THE RELEVANCE OF CONSTITUTIONAL LAW: Over at The Plank Jason Zengerle acknowledges that the question of Barack Obama's experience is a canard but goes on to criticize Obama's mention of his experience teaching constitutional law in describing his career in public service. Zengerle says,
I don't think it quite qualifies as public service ... It reminds me a bit of when I applied for journalism jobs after college and my resume was so thin that I felt compelled to include my stint as a pizza deliverer.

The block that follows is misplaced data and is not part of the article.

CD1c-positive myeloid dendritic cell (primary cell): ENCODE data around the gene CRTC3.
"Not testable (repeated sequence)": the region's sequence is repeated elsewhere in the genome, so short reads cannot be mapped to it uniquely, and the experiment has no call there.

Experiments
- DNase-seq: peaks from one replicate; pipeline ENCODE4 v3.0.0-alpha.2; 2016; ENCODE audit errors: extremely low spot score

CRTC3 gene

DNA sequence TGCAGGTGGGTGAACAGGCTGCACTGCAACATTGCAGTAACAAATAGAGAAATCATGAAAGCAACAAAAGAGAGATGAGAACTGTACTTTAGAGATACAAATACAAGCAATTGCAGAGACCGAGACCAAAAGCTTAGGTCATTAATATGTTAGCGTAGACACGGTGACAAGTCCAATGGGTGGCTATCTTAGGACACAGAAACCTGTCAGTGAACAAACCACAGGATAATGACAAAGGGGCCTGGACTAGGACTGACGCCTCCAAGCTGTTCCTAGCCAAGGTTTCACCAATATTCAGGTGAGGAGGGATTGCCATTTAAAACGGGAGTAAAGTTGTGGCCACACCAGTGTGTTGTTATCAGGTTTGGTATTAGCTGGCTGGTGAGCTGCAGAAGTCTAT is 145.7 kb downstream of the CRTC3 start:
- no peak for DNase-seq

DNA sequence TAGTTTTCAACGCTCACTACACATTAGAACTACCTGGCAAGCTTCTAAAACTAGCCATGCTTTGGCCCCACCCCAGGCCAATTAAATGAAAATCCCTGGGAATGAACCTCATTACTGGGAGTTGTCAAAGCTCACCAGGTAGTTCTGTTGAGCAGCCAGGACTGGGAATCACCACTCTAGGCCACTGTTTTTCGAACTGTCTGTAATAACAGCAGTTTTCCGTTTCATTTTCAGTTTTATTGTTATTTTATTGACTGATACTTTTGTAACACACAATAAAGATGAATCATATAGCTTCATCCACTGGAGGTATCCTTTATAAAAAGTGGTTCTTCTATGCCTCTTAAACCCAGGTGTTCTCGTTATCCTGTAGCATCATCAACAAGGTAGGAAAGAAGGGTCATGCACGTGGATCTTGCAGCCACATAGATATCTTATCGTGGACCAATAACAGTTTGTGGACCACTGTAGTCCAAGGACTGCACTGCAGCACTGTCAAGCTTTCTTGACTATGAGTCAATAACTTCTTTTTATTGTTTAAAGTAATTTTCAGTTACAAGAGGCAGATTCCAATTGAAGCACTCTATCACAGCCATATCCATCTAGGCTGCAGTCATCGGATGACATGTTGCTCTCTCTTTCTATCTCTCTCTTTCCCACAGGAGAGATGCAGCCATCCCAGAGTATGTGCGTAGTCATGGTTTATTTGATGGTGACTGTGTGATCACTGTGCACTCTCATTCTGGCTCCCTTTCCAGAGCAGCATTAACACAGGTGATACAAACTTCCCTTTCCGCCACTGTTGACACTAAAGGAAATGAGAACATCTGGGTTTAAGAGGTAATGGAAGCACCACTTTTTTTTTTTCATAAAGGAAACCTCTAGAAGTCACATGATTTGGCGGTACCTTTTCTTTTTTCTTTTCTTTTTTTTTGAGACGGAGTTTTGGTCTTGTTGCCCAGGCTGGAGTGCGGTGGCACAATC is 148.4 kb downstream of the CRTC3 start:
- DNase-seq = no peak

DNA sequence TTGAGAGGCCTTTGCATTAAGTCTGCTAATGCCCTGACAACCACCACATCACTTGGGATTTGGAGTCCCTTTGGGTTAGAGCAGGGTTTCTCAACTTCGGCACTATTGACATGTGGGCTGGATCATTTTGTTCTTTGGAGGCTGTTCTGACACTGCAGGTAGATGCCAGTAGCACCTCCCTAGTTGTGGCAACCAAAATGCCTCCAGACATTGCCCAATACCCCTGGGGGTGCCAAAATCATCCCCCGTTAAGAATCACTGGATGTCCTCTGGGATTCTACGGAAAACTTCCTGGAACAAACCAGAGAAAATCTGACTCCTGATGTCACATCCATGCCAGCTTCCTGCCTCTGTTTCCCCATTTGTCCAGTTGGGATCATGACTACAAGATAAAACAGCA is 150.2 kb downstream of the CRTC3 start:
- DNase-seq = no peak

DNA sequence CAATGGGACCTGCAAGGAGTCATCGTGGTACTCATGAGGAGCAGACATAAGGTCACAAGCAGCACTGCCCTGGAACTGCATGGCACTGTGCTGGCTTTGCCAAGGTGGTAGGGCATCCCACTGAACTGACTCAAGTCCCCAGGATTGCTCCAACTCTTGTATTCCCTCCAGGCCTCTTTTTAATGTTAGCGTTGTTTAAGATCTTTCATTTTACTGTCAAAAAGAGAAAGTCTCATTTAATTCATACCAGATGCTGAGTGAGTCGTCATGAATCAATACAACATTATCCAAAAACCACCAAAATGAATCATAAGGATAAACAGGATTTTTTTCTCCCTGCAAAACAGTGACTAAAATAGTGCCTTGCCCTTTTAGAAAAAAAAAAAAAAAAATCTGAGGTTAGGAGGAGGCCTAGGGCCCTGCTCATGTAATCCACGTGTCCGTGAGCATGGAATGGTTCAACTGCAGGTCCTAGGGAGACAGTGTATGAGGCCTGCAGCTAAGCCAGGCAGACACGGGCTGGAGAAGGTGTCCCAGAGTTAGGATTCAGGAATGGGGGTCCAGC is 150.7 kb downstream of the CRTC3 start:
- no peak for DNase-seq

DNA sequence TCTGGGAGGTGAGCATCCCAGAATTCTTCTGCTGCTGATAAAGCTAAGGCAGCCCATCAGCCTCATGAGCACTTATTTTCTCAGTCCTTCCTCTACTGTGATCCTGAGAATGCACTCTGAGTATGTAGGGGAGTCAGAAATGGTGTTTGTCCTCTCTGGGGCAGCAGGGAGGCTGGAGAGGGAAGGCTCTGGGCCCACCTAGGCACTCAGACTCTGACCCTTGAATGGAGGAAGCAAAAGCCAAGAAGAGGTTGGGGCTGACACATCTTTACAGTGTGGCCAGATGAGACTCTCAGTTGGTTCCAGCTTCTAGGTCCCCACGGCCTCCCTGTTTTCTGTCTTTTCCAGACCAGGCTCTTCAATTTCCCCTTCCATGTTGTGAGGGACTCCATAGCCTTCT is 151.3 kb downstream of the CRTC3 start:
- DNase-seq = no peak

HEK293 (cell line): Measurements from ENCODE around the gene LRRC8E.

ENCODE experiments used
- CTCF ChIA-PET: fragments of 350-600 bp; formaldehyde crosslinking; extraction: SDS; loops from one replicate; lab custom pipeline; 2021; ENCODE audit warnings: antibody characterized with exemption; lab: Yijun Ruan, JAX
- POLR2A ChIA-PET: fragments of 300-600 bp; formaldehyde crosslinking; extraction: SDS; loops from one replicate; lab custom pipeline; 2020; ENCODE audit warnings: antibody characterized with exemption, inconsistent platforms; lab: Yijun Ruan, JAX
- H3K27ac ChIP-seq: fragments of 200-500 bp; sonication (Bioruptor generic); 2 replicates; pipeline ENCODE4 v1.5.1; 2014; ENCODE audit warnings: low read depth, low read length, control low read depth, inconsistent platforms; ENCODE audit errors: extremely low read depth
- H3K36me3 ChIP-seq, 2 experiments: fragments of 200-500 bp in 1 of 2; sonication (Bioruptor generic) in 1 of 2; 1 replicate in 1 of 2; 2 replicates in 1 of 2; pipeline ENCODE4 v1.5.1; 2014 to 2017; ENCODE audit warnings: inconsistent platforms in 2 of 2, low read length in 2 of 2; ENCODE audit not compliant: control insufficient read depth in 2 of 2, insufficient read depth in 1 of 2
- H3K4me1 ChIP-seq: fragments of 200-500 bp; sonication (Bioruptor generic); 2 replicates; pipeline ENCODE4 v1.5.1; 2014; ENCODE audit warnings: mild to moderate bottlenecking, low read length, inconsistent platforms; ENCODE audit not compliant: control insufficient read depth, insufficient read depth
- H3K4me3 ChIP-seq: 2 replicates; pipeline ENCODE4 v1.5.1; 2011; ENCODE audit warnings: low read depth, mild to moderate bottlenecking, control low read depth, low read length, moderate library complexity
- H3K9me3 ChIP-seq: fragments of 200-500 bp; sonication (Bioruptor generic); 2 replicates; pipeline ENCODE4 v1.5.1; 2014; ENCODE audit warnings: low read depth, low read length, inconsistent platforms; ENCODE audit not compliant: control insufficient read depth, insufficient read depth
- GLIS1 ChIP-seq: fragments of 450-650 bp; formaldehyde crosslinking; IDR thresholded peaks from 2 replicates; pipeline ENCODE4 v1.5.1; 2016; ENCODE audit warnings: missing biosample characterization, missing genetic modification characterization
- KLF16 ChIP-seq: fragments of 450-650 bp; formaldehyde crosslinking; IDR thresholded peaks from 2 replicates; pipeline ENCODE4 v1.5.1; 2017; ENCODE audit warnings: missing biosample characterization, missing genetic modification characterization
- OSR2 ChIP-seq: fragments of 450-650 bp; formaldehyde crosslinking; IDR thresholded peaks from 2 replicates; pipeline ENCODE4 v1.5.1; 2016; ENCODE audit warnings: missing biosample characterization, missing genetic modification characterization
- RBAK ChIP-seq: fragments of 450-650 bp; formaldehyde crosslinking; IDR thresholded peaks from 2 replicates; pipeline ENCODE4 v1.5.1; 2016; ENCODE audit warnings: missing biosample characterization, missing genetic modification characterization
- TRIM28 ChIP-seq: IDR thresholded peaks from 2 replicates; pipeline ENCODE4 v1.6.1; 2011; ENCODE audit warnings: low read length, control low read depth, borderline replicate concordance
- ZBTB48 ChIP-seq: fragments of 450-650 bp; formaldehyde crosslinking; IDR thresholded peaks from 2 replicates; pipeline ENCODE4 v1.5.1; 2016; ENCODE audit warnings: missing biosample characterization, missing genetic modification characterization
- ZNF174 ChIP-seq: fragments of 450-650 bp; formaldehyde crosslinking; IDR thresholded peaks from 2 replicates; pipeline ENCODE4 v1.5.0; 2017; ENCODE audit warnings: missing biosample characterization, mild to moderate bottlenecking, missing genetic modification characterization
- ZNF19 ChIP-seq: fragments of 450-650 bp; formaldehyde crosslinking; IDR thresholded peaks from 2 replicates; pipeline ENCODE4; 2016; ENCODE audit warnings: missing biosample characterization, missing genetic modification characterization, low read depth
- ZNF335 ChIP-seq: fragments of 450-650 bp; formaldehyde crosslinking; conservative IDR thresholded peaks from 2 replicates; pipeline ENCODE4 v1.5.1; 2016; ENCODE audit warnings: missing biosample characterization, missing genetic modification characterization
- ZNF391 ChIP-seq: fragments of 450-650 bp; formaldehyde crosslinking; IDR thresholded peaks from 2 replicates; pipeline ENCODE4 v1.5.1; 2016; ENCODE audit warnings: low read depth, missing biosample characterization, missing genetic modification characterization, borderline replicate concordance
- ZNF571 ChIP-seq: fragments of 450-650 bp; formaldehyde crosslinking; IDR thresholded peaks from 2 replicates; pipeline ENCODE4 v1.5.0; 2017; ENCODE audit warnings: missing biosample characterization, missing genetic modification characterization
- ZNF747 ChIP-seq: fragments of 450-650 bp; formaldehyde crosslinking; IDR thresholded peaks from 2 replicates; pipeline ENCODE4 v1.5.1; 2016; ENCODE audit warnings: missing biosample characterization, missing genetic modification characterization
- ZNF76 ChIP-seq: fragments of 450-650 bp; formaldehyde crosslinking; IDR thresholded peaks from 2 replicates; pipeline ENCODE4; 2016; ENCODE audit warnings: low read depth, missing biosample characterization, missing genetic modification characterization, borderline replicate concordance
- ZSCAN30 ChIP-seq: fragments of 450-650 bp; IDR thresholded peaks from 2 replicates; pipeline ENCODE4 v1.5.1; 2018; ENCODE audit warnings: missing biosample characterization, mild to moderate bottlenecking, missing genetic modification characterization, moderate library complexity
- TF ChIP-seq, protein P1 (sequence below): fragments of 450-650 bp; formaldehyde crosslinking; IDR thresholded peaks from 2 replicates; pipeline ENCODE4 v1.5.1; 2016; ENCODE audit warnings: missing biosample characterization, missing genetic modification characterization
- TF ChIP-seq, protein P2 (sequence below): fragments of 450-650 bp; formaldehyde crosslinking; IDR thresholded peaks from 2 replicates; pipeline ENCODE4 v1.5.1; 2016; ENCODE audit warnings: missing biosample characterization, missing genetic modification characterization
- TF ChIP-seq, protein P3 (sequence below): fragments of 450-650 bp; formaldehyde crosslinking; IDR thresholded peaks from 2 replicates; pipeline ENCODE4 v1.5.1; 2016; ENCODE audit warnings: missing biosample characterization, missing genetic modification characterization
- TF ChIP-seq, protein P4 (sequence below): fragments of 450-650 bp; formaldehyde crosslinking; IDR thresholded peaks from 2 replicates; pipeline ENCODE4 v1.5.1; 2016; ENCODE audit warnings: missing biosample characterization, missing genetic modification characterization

No offense to the pizza deliverers out there but I hardly think that's the same as teaching constitutional law -- at the University Chicago no less. One could reasonably argue about whether professors are public servants or not. (Strictly speaking only elected officials are public servants, but Zengerle takes no exception to Obama's listing his community organizing experience as public service, and aren't educating and mobilizing the public just two sides of the same coin?) But I don't think there's any reason to doubt the relevance and applicability of expertise in constitutional law to the presidency. Many people might say the current president suffers from a lack of appreciation for the Constitution, and that replacing him with a Con Law expert would be a tremendous boon for civil liberties and American democracy.